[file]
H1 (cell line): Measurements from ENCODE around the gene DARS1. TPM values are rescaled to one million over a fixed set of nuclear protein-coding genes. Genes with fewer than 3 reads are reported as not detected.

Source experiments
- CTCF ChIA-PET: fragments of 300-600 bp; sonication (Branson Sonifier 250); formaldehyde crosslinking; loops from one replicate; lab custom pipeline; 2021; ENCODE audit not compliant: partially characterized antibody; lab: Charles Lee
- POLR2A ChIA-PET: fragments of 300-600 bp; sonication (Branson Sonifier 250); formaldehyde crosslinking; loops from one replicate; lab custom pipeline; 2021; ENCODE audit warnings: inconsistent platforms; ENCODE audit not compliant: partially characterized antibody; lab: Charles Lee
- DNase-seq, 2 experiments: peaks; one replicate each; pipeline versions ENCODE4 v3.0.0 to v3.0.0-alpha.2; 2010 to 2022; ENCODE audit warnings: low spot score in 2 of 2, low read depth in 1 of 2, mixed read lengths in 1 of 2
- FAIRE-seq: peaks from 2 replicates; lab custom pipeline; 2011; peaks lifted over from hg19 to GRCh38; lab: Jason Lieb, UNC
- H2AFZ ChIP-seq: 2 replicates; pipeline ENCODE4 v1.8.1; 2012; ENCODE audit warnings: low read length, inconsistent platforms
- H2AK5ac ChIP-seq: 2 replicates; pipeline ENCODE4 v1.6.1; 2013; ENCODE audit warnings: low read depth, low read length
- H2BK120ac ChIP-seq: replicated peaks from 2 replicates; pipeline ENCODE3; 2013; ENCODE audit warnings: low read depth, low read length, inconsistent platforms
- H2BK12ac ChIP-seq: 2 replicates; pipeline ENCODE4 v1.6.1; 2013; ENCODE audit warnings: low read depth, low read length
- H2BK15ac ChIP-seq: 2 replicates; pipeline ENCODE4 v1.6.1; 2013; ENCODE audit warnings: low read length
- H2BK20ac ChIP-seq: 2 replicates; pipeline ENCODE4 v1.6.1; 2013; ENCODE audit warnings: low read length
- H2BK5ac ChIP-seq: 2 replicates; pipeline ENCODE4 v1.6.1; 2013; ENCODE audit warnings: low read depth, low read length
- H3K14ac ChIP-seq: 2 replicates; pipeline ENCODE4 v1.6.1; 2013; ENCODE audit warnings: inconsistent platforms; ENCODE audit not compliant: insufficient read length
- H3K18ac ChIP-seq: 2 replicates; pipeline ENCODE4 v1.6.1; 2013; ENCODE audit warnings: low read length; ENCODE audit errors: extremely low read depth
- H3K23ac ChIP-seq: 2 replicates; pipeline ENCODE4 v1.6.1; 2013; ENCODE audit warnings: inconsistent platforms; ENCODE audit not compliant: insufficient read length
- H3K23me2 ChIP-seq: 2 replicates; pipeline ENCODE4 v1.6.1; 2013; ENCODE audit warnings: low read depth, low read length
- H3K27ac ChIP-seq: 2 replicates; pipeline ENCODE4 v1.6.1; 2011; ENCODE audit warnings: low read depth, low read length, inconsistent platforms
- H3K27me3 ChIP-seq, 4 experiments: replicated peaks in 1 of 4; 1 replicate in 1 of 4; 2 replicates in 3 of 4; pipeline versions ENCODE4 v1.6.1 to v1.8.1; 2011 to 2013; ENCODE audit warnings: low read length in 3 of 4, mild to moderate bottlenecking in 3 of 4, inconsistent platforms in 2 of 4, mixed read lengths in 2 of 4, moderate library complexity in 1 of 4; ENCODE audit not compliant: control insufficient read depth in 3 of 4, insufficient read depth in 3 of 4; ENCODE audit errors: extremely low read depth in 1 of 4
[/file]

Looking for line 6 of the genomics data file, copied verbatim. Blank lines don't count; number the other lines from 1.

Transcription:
- FAIRE-seq: peaks from 2 replicates; lab custom pipeline; 2011; peaks lifted over from hg19 to GRCh38; lab: Jason Lieb, UNC